Underneath Grand Opening there is a hand written sign. Pho & Chinese Food & Free Drinks.
The paint they chose was teal and pink. The lights were dim, the orchids fake, the Grand Opening balloons popped and dangling from the awning.
But the lights were still on and the not too pretty waitress was sitting on the booth, all by herself, alone. Somehow the way she sat made me think of my grandma, and how people can spend their lives inside their houses, with the TV on, alone.
Ten thirty, probably too late, but the lights are on, Zilla said, and she is sitting there and we are hungry. So we drive past three times, debating it, and each time we drive a little faster, and the raindrops become streaks of yellow light, hitting our windshield, keeping us from our goal.
Now we really want to eat there but we cannot find a place to park.
And then we finally do and we get out and walk shoulders-up, eyes-on-toes, hands-in-pockets against the cold, the rain, quickly up to glow coming from under the Grand Opening sign.
Zilla hesitates and then he takes his hand out of his pocket and pushes the cold handle on the glass door. No little bells ring. The waitress looks up with not much interest and chews at us for a small moment and then waves us away with her chopsticks.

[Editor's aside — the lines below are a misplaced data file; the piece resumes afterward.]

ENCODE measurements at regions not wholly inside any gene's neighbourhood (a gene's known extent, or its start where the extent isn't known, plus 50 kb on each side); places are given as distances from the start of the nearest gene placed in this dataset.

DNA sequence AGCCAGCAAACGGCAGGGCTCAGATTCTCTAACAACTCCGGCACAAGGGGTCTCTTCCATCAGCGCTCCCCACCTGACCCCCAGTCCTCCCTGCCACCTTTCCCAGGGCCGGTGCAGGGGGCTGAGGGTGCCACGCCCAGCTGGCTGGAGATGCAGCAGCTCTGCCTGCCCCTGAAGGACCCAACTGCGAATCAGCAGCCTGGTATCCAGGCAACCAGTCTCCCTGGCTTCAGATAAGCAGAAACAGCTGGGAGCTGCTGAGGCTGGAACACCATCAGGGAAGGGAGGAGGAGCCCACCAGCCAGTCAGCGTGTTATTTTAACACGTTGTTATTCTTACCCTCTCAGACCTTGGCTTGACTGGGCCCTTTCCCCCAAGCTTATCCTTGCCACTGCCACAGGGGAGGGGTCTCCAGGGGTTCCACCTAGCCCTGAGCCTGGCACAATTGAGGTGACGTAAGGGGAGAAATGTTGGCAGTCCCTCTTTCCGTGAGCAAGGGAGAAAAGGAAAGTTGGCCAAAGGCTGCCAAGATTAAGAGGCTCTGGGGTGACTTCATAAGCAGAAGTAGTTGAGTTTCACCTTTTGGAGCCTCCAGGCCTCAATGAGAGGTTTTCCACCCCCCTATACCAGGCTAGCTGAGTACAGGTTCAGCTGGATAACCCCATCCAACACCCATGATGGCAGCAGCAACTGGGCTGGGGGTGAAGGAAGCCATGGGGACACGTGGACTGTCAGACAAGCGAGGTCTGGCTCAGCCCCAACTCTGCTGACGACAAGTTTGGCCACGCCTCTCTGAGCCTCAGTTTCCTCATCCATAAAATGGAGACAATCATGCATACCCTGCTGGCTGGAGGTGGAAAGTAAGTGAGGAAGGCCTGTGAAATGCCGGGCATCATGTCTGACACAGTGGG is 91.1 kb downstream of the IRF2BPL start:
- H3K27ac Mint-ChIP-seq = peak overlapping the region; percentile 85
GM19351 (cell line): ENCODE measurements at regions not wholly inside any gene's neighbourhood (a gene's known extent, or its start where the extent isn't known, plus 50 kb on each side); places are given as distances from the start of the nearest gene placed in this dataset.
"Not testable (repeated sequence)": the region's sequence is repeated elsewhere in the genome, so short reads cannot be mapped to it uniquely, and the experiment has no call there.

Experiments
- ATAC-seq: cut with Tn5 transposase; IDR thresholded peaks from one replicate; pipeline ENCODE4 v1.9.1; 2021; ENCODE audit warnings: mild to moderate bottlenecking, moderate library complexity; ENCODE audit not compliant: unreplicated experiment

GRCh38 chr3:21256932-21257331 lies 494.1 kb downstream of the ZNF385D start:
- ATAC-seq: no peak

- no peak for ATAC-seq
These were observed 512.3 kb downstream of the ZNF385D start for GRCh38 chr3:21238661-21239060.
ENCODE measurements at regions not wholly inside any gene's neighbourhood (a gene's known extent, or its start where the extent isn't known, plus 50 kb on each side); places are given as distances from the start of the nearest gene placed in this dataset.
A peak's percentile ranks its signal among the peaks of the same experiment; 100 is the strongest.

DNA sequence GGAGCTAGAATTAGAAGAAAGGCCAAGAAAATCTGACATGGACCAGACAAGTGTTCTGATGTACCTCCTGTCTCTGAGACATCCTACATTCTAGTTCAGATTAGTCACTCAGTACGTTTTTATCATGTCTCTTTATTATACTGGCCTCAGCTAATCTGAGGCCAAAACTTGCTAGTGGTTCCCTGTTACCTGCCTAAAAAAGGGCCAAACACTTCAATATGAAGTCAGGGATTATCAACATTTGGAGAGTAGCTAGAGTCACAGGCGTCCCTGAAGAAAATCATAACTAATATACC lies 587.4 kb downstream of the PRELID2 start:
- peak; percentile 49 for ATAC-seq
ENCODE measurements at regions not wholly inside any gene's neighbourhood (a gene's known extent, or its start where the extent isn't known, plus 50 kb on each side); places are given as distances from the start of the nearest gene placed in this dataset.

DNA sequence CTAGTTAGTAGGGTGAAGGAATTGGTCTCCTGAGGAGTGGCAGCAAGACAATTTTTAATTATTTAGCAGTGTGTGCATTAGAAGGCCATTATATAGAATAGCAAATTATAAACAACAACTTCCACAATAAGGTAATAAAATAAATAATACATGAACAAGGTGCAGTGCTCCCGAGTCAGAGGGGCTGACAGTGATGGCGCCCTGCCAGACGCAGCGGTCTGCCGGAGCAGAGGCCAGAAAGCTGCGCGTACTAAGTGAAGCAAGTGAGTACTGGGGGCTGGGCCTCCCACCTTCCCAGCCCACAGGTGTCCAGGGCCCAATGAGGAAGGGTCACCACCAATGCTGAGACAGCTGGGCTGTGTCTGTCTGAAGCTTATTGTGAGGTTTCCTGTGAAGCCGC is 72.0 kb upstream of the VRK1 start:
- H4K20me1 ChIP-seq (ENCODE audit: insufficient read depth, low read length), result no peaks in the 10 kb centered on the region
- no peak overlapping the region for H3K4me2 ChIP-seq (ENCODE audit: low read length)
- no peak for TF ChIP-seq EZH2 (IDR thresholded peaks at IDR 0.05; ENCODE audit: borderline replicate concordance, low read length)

Nothing happens. No one moves.
I feel suddenly irrationally sad. And mad. And I want to hug this woman tight. We will eat with you!
The rain drops and the white rude overhead lights make my skin shine. The red vinyl booths, the Sriracha sauce, the overripe plum of her lips almost make me cry.
Outside the window, our car, a color the dealer said was tango red, looks orange. We got back in and drove home and ended up not eating at all.
I wouldn’t have gone back. But Zilla wanted to give them a chance. It doesn’t have to be fancy, he said, to be good.
This time there was an older man with a few grew strands of a long beard and a dingy half apron waiting, like he always had been, on the same red booth. His hands were still.
The fresh rolls weren’t fresh. The sprouts were starting to go brown and they were loosely folded, like they were made by a child.
The sweet chili sauce came from a jar. The feel of it, oddly thick, lacking vinegar, lacking love, took over my thoughts.
I began to taste what I felt. Why do you think I want to eat this? Do you want to eat this? You must not respect me! You must not take yourself seriously! What a waste! You are completely foolish! Opening a restaurant is not easy! Nothing is easy!
Over a not-so-fresh fresh roll, I get stupid, angry and mad.
I want them to suffer. To go out of business. But just sitting there, they don’t even seem to care.
We left the restaurant and we left town-this was when we traveled a lot, because Zilla’s dad was sick- and when we came back the grand opening was over and the place was closed. No lights, nobody.
I imagined that they left like an office worker does in the movies, gathering a few items into a brown box that goes who knows where, making their little space into an empty space again.
The only things they left (was there ever anything else?) were the cash register, the booths, the chopsticks in their paper covers on the table, their aprons, as if they were coming back for them, draped over the counter, the Sriracha on the tables, their fake orchids, and their Grand Opening sign.
This is an old piece I never got to posting. This space—on Capitol Hill in Seattle—has been five restaurants since.